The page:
I love how when visiting a good ol' southern coastal location, I almost always come away in a patriotic mood. This Saturday I sure felt that way after I took a day trip to Savannah with a couple of friends.
Our original plans were to just walk around the beautiful historic city of Savannah and enjoy a delicious southern cooked meal at Paula Deen's restaurant with my friend's parents we met up with. The site seeing and mouthwatering fried chicken and collard greens certainly didn't disappoint us. However on the drive down to Savannah, I did a little research on my phone to find at least one good photo shoot opportunity that I'd like to check out while we were down there. Thankfully my friends agreed after our fulfilling meal to drive a couple more miles down to the Wormsloe Plantation site to check out one of my favorite southern lowcountry camera subjects - old live oaks with moss.
I hadn't heard of this plantation before, but just based on some of the pictures I saw, I knew it was a place I'd like to see. It turned out to be a very interesting and unique visit. As you approach the entrance of the historic site, you're dramatically welcomed by gorgeous live oaks with Spanish moss as a canopy to drive under on a dirt road. We arrived with only an hour left before closing, so I knew my photo period would be limited. As soon as I saw this road, I couldn't help to want to get out the car and start shooting...but unfortunately we noticed there were many cars down the road toward the plantation. I didn't want the cars to be in my shot, so we decided to drive down the road to scope out the plantation first.
As we drove up and got closer, we noticed many people leaving as it looked like an event had just finished. We continued to drive past the parked cars and drove up as far as we could go on the road. Then all of a sudden it felt as if we had gone back in time as we saw several red coat soldiers walking toward us. Come to find out, the plantation had just finished a Colonial Fair and Muster (basically a reenactment festival). We anxiously parked the car and got out to walk down the trail and check out what was left of the set up. From the parking area, there's a trail that leads several yards down to the oldest remaining structure in the Savannah area - the tabby ruins of Wormsloe, the colonial estate of Noble Jones (1736). As we walked down the path, we passed many colonial period soldiers and settlers as it felt like we were walking through history. It was neat imagining and actually seeing what life was like back in the 18th century. It was interesting seeing the old plantation home ruins on the banks of the marsh and picturing the settlers coming in on their ships off of the marsh to get to their plantation home. I took several pictures of some of the colonial folks but mainly just enjoyed soaking in the history during the moment.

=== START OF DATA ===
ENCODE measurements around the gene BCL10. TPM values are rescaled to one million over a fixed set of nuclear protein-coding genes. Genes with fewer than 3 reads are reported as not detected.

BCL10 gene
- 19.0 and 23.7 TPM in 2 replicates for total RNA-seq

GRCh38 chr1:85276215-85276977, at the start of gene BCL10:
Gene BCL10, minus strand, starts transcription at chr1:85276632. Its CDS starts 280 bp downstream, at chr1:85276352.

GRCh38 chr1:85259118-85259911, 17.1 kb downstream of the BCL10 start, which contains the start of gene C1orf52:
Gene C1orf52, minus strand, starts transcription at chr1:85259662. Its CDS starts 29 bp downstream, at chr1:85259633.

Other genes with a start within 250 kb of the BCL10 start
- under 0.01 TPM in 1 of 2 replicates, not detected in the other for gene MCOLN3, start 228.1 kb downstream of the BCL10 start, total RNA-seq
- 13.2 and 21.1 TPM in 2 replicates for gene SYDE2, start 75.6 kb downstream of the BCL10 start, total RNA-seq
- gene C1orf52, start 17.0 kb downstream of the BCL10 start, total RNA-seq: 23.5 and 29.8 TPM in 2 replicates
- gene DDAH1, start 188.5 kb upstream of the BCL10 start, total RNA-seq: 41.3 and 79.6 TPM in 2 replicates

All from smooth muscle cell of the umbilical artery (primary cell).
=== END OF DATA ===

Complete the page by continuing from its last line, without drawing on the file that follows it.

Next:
We quickly realized we were running out of time for me to get some shots of the mossy oak road, so we walked back to the car. Thankfully by then, many of the cars were leaving so I was able to get some great shots! I even was blessed with capturing a deer crossing the road! As I was setting up my tripod and my camera in the road, my friends were in the car watching me do my thing. Since we by then had the patriotic mood in us (by the way, my roommate and I had watched part of The Patriot the night before), my friend started playing some old colonial period patriotic songs on his iPad in the car to make me laugh. But it really gave me some great background music as I was taking pictures of the beautiful oak tree road while thinking..."This land is my land, this land is your land...this land was made for you and me!" As much as I love taking pictures of beautiful scenes, I appreciate and enjoy the history and first founders of our home we love!
I hope you enjoy the beautiful pictures of the Wormsloe Plantation oak tree road, and several pictures from downtown Savannah. Always remember, my pictures are available for purchasing prints in my gallery section of my website!
Click here to see some of the shots I got of the colonial people.